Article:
This year marks Oakland, California's 6th annual marathon. Events will include a marathon (including four-person relay teams), a half-marathon, the Run the Town Challenge*, a 5K, and the Lucky Kids Fun Run.

Registration at is open until Monday, March 16; approximately 10,000 participants are expected. You can also find a map of the course and other important information at their website. 

The festival opens at 7:30 am. at Snow Park, 19th and Harrison Streets, in Oakland. Races will start and end at the park.

Kids ready for the fun run
Age requirements are:

Marathon: At least 16 years old
Half-Marathon: At least 14 years old
Team Relay: At least 14 years old
5K: No age restrictions
Run the Town Challenge*
Kids Fun Run: 12 and under

*There is a special category called "Run the Town Challenge." Select this category to enroll in both the half marathon and the 5K at once and receive your special "Run the Town Challenge" race bib at pickup. 

You will run the 5K at 7:45 am and then run the half-marathon at 9:15 am to earn yourself a special bib, an extra medal, and a reason to say, "We Run the Town."

Go runners and walkers!

Tuesday, February 3, 2015

Celebrate Valentine's Day in your favorite national park

This fun press release from the National Park Foundation suggests that you make this Valentine’s Day the most memorable yet with help from your local national park. Given the variety of activities available at our national parks, you can surely find some "fail-safe, romantic ideas, national park style." As a bonus, "all park fees are waived that weekend, making Valentine’s Day that much sweeter."

by: Rocío Lower 

You do remember what’s right around the corner, don’t you? That day in February when we pull out all the stops and make a grand demonstration of our devotion? That’s right – Valentine’s Day is quickly approaching. And because of this year’s calendar, the romantic holiday falls during Presidents Day weekend, which happens to be the next set of fee-free days in the parks!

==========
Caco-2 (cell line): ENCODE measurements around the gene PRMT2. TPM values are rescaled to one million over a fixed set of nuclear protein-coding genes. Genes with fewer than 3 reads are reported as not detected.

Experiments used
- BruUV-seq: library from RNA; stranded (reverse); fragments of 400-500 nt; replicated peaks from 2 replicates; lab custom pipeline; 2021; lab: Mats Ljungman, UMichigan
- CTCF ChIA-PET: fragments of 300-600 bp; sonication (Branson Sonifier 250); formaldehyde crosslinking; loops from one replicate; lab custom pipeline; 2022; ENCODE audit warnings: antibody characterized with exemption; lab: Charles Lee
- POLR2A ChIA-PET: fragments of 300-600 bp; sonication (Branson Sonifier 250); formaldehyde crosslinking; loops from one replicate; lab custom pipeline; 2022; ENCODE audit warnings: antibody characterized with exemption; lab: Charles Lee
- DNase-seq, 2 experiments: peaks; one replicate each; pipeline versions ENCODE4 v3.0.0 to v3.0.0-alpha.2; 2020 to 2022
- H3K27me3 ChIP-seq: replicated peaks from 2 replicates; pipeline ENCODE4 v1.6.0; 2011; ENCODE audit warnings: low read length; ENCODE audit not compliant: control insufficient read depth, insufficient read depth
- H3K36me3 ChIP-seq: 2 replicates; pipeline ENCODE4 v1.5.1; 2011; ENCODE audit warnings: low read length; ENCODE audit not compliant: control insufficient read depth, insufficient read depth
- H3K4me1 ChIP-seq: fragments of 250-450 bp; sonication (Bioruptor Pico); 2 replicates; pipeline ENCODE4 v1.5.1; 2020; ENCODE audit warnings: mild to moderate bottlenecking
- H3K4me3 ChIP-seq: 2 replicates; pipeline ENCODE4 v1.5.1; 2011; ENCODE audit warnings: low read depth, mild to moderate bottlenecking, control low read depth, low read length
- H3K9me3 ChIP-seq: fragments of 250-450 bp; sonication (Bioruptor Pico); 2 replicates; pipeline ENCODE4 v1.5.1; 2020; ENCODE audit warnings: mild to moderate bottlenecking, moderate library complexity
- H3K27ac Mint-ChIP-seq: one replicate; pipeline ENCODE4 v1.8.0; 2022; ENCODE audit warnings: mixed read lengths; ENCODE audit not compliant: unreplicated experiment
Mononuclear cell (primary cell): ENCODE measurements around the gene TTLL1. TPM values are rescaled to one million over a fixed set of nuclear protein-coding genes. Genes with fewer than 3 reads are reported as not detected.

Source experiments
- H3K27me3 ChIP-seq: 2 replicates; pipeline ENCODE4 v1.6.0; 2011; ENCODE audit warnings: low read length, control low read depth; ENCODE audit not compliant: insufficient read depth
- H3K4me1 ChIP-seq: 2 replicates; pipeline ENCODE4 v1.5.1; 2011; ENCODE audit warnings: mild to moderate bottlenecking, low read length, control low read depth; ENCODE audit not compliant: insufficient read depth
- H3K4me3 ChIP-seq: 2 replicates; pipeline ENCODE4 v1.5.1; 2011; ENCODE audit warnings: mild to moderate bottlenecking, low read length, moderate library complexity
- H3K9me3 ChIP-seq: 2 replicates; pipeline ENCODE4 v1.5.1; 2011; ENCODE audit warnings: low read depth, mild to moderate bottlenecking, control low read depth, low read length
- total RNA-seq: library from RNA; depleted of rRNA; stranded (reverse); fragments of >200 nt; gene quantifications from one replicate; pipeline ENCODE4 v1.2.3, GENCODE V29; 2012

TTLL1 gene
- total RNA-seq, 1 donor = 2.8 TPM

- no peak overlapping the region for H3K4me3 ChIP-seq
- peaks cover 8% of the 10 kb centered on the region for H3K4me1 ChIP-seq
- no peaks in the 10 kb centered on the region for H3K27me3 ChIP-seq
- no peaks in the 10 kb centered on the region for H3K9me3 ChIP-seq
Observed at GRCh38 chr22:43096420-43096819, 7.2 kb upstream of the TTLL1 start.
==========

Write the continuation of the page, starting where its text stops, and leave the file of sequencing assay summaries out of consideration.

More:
So what will you do? You’ve done the romantic dinner and night on the town. You’ve presented the flowers and candy before. But this year has to be different. It has to be memorable.
Here’s a little helpful hint, a reminder of sorts, from us to you: a couple that plays together, stays together. If you want to make it an unforgettable and romantic day, get out into your national parks and create some new memories with each other.
To take the guesswork out of the planning process, we’ve pulled together unique recommendations, reimagining your tried-and-true, fail-safe ideas and jazzing them up a bit, national park style. Make this year’s romantic weekend memorable by:
  • Canoeing the mangrove-fringed shorelines of Biscayne National Park (Florida).
  • Enjoying a wine-tasting and chef-prepared hors d'oeuvre aboard a train as you travel through Cuyahoga Valley National Park (Ohio).
  • Skiing or sledding the snow-covered terrain of Craters Of The Moon National Monument & Preserve (Idaho).
  • Hearing the epic love stories immortalized in constellationmythology at Florissant Fossil Beds National Monument (Colorado).
  • Relaxing beneath the stars as you hear about the natural and cultural stories of Joshua Tree National Park (California).
  • Taking an evening stroll through some of our nation’s most iconic memorials at National Mall and Memorial Parks (Washington, D.C.).
  • Exploring Padre Island National Seashore (Texas) as you watch for the park’s beautiful and enchanting bird life.
  • Listening to the calming ocean and watching it for breathtaking sites of migrating gray whales at Point Reyes National Seashore (California).
  • Snow-shoeing at Sleeping Bear Dunes National Lakeshore (Michigan).
  • Getting lost in the endless starry sky at Tumacácori National Historical Park (Arizona).
If you need a few more ideas to get your mind running wild with the endless possibilities, download our FREE “I Heart Parks” guide, filled with romantic escapes in your national parks, or the “Gimme Shelter” guide, chocked full of ideas on where to stay during your next adventure.
Whether you choose to explore a national park that’s close to home, or discover a new national park with an exciting getaway, one thing is guaranteed: time spent connecting with each other, creating unforgettable memories, is never time ill-spent. After all, in the words of English novelist and poet Mary Ann Evans, “What greater thing is there for two human souls than to feel that they are joined - to strengthen each other - to be at one with each other in silent unspeakable memories?”

--brought to you by backpack45

Thursday, January 8, 2015

Not quite an 'Organ Recital'

On the trail: where I would like to be sometime soon
Some of you may think that an organ recital is (as Wikipedia explains) --a "concert at which music specially written for the organ is played." However, for many people, particularly those of "seasoned age," an organ recital is a term given to the reciting one's medical problems in social settings. In general this phenomenon occurs more frequently with the elderly.